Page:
FACTOR 2: Battery (type / capacity / voltage):

Everything begins with the battery when it comes to portable (handheld) 2-way radios. If battery isn’t good enough, then nothing else within the 2-way radio can be work well enough. You want a rechargeable battery technology that does not hold memory and can be recharged many times, which is why a high-capacity Li-ion is better than NiMH. Battery capacity, measured in milliamps per hour (mAh), indicates how long the 2-way radio can operate between charges. The higher the number, the longer the run time.

Battery voltage is also directly related to the 2-way radio’s RF output power. If a 2-way radio has 5 watts of output power (efficiently) it needs to be backed by at least a 7 volt DC battery pack. TIP: If a two-way radio technical specs sheet claims 5 watts of output power, but only has a 3 volt DC battery pack, it’s either a typographical error or an outright lie.

FACTOR 3: Dimensions and Weight:

This one’s pretty obvious, and it’s the same reason we wear watches instead of carry clocks. Toting around a large, heavy two-way radio all day long creates unnecessary fatigue. A compact, lightweight radio that is rugged and durability is ideal.

There’s a pretty wide range between competing models. I have seen differences of ten ounces or more in weight between comparable models. Remember to take the battery and antenna into consideration if the spec sheets don’t specify the total weight of the radio.

FACTOR 4: Channels:

If channels aren’t programmable, they don’t do you a lot of good. Most 2-way radios on the market today feature programmable channels. The more channels your 2-way radio has, the more frequencies you can program, and thus the more options you have to avoid interference from other groups of people using the same frequency. That may be important in congested areas. I recommend a minimum of a dozen programmable channels for real-life convenience.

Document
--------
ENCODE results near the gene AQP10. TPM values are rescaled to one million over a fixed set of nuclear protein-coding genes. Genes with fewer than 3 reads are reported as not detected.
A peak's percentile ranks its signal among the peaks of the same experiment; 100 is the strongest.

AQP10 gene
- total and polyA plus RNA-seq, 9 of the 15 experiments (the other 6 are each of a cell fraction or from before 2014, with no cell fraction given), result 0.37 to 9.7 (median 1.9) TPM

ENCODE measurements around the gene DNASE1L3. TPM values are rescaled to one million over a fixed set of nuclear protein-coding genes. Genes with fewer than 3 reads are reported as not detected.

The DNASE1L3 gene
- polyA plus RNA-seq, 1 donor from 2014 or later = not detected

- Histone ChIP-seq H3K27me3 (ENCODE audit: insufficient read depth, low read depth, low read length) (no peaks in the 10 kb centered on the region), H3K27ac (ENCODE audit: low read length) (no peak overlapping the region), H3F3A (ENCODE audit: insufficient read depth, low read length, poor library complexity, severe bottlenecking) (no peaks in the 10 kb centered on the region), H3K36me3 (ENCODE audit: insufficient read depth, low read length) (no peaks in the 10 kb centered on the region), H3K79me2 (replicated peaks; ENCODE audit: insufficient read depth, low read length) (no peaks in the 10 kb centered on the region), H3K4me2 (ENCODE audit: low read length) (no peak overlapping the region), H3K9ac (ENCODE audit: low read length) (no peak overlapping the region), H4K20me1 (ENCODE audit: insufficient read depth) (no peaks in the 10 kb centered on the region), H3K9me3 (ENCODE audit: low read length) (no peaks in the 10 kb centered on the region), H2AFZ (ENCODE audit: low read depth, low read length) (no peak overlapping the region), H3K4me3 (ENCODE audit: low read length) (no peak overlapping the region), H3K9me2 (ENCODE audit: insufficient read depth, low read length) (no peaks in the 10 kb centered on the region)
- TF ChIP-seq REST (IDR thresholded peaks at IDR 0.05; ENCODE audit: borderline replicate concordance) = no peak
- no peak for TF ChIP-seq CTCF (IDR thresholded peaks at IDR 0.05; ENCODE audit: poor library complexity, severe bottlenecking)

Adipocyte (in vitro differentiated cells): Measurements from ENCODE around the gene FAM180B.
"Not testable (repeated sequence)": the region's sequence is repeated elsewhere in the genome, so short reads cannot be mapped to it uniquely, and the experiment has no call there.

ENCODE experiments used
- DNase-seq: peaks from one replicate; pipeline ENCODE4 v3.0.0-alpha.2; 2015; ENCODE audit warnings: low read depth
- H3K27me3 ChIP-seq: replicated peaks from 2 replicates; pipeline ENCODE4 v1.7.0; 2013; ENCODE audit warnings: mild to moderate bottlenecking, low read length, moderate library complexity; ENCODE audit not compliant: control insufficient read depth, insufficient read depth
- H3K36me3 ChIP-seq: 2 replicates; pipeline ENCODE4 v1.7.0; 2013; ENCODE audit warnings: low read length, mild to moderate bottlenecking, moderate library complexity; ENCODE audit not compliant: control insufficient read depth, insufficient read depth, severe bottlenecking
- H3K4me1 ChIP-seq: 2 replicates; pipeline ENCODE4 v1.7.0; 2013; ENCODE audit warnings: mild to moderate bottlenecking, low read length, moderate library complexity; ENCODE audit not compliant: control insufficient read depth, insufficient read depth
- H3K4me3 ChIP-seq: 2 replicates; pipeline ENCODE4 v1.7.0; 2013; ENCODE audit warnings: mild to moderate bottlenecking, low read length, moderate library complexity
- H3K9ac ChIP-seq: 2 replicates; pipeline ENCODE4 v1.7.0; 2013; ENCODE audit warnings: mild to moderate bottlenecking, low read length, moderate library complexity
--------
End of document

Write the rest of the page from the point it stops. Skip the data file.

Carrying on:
For example, if you are using a 2-way radio with only 1 or 2 channels and there are other people using those frequencies you may not be able to “get away” from the busy channels, making your 2-way radios fairly useless. Having more channels gives you more frequency options so you can easily and quickly switch to open channels. Again, the number of channels and the number of programmable channels varies depending on the make and model of the radio.

FACTOR 5: Frequency Range:

Frequency range details which frequencies the 2-way radio will transmit and receive. This feature is very much controlled by the FCC within the US. The FCC details which frequency ranges are for which type of activity and radio type, along with which frequencies require an active license to use.

FACTOR 6: Channel Spacing (Bandwidth):

This is related to frequency range. A radio frequency signal occupies more than just the frequency it transmitting on. The signal takes up space on the frequency above and below its transmit frequency. How much of the frequencies above and below are affected is what we call “bandwidth” or “channel spacing”.

In an effort to make more efficient use of available frequencies, the FCC recently created a narrowbanding rule requiring all radios to have channel spacing of 12.5 kHz or less. To repeat: to be narrowband compliant with FCC regulations, a two-way radio MUST have a channel spacing of 12.5 kHz or less.

FACTOR 7: Audio Output:

Audio output (typically measured in mW) measures your 2-way radio’s audio amplifier output power (the loudness of your two-way radio’s volume). Construction and industrial environments are loud in and of themselves, so professional users need their 2-way radio volume (audio output) to be loud enough to hear the received signal over the ambient noise.